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August 7, 2012 4:29:35 PM

You'll definitely want to read reviews on a TV by people specifically using it for gaming, and see what the input lag is. That's something that often gets overlooked when buying a TV, since it's never on any store's spec sheet.
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August 7, 2012 4:51:10 PM

mace200200 said:
An HDTV will cost more than a monitor



I think you have this backwards.

A 32" TV can be had for about $200 where as the closest monitor, 30" can be had for about $1175.

Monitors have always been more expensive then TV's.

TV's are limited to the set resolution 720p or 1080p and specs. Monitors can go much higher and have much better specs in general which is why they are currently and always have been more expensive.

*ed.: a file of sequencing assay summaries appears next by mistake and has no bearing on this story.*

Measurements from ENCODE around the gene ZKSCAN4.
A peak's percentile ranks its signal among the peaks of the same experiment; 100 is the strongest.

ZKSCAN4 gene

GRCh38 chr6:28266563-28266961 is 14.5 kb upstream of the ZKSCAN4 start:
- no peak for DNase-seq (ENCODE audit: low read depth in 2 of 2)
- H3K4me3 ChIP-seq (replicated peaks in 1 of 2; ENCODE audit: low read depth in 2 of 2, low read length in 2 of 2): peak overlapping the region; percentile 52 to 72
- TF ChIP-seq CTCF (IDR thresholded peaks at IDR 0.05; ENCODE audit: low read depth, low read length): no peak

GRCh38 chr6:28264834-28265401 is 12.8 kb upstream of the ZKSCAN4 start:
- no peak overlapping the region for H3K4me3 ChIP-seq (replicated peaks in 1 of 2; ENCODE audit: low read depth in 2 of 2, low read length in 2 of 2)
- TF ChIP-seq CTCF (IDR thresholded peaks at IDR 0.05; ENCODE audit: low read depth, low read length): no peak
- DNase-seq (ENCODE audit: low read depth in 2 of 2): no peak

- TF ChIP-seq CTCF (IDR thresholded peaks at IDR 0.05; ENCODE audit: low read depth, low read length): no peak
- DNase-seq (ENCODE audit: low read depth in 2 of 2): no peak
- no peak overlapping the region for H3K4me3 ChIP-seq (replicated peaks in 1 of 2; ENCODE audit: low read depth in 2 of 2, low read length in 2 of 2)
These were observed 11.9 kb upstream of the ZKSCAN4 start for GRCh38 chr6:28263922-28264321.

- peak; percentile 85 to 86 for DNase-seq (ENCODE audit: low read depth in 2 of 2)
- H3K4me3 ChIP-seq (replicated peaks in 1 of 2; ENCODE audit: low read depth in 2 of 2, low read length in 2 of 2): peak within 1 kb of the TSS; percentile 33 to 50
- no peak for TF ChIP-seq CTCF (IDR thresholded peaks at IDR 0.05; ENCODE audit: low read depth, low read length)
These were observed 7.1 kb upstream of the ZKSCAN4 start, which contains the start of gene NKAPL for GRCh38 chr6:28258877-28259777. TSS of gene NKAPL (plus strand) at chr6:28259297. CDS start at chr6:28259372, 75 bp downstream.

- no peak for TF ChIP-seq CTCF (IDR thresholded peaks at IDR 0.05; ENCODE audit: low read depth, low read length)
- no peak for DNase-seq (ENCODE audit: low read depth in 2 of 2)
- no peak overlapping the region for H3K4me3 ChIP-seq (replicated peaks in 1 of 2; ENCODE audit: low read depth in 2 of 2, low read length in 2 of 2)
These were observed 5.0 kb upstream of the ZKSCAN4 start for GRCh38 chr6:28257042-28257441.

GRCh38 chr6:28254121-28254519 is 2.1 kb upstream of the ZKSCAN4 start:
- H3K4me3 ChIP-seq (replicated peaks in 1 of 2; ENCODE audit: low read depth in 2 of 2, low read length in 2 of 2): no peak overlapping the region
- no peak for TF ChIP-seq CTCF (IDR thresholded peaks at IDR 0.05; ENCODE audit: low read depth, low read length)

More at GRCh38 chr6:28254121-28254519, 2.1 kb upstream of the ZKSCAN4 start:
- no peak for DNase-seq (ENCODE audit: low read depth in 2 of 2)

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August 7, 2012 5:00:36 PM

The chart is for TV not monitors. The recommended viewing distance for any monitor is 20-40 inches. Monitor and TV viewing distance is different because of the dot pitch. Average monitors have 0.26mm dp and avarage TV has 0.36mm dp. That is why TVs are so grainy from upclose. I'm running 30" monitor and it is 34 inches away from my eyes...and you can not see any pixels. The image is crystal clear and font is sharp. Try that with a 30" TV...Good luck.

unoriginal1 said:
A lot of that has to do with the size of the screen as well. For instance... a 25" monitor your viewing distance should be roughly 5 feet. Which i don't think is unreasonable for that size of screen. You will only see imperfections if you get to close to the screen so it really just comes down to a matter of preference for the user. Heres a chart to understand what im talking about http://hd.engadget.com/2006/12/09/1080p-charted-viewing... Shows the viewing distance in comparison with resolution and screen size.

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Best solution

a b C Monitor
August 7, 2012 5:09:29 PM

Current config:
.. 32 In Samsung LED HDTV w/the following inputs:
.... Two computers. One connected to HDMI input and the 2nd connected to Computer input.